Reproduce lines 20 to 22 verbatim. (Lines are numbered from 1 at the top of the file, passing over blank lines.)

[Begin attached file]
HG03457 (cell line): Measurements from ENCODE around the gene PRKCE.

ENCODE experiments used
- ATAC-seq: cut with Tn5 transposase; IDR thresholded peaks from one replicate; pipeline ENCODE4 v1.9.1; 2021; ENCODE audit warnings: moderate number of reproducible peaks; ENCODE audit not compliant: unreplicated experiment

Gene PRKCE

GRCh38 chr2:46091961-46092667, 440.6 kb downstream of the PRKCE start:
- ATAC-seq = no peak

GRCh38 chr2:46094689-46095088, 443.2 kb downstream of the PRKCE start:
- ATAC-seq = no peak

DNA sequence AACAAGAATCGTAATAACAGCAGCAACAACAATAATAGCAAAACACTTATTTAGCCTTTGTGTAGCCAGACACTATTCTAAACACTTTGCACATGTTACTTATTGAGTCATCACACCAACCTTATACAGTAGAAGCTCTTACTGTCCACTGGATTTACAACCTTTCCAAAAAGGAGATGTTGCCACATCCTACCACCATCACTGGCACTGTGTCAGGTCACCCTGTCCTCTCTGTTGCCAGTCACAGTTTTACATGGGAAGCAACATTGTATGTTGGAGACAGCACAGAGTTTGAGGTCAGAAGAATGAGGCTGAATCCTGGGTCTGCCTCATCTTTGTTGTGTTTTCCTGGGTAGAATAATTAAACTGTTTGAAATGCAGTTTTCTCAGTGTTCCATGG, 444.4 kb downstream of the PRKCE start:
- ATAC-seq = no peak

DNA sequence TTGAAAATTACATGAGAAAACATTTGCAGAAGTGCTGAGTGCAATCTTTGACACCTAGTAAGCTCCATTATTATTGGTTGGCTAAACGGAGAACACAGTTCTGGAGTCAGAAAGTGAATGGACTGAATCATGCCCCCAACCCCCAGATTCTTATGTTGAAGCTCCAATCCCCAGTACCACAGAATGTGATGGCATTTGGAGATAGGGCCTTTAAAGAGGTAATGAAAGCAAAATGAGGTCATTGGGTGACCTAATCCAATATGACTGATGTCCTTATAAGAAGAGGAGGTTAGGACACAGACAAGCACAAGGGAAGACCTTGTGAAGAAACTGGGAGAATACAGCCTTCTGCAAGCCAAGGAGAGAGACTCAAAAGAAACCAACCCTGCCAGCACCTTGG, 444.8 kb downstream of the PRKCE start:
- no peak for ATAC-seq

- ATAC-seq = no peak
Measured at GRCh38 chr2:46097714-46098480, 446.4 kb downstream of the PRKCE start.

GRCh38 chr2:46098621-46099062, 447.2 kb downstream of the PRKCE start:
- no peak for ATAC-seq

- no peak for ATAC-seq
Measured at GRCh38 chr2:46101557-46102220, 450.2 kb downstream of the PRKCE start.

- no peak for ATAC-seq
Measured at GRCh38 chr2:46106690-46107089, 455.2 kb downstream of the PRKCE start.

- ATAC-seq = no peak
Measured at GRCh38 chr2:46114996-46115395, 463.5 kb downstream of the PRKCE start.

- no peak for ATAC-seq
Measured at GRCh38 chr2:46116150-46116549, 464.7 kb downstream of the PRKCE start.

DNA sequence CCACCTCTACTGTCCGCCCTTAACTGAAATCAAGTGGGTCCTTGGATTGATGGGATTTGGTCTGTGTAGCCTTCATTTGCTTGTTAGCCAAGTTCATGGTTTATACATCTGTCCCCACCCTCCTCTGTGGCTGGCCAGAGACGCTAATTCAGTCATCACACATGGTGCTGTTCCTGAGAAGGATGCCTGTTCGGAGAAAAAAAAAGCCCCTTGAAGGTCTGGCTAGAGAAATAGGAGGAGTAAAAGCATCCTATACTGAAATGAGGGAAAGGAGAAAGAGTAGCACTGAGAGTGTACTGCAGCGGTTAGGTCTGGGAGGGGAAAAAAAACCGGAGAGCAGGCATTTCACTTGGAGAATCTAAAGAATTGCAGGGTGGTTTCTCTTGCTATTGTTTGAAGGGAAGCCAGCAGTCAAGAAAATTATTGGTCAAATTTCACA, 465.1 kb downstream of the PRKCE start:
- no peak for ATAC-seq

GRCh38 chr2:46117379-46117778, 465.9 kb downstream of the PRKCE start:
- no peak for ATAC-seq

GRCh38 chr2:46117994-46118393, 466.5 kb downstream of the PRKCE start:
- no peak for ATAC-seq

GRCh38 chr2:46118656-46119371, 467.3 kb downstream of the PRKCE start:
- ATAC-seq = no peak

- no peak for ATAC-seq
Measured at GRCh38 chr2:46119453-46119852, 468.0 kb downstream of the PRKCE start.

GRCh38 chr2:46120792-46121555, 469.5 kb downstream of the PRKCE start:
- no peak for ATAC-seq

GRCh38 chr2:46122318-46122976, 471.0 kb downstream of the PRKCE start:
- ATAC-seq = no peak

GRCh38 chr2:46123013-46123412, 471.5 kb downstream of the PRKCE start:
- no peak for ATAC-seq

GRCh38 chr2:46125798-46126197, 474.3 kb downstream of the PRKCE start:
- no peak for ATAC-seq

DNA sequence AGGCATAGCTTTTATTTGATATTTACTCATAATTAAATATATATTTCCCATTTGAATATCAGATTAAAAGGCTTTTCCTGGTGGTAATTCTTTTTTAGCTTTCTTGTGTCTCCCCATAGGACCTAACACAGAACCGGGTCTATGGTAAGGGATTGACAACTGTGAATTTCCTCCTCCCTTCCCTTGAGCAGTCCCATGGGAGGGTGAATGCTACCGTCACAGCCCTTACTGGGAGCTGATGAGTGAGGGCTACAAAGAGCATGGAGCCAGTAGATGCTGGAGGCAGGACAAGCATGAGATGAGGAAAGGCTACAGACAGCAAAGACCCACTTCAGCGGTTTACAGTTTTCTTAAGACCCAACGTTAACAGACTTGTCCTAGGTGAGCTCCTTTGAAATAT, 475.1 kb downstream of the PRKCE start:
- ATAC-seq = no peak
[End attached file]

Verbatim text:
Measured at GRCh38 chr2:46106690-46107089, 455.2 kb downstream of the PRKCE start.

- ATAC-seq = no peak
Measured at GRCh38 chr2:46114996-46115395, 463.5 kb downstream of the PRKCE start.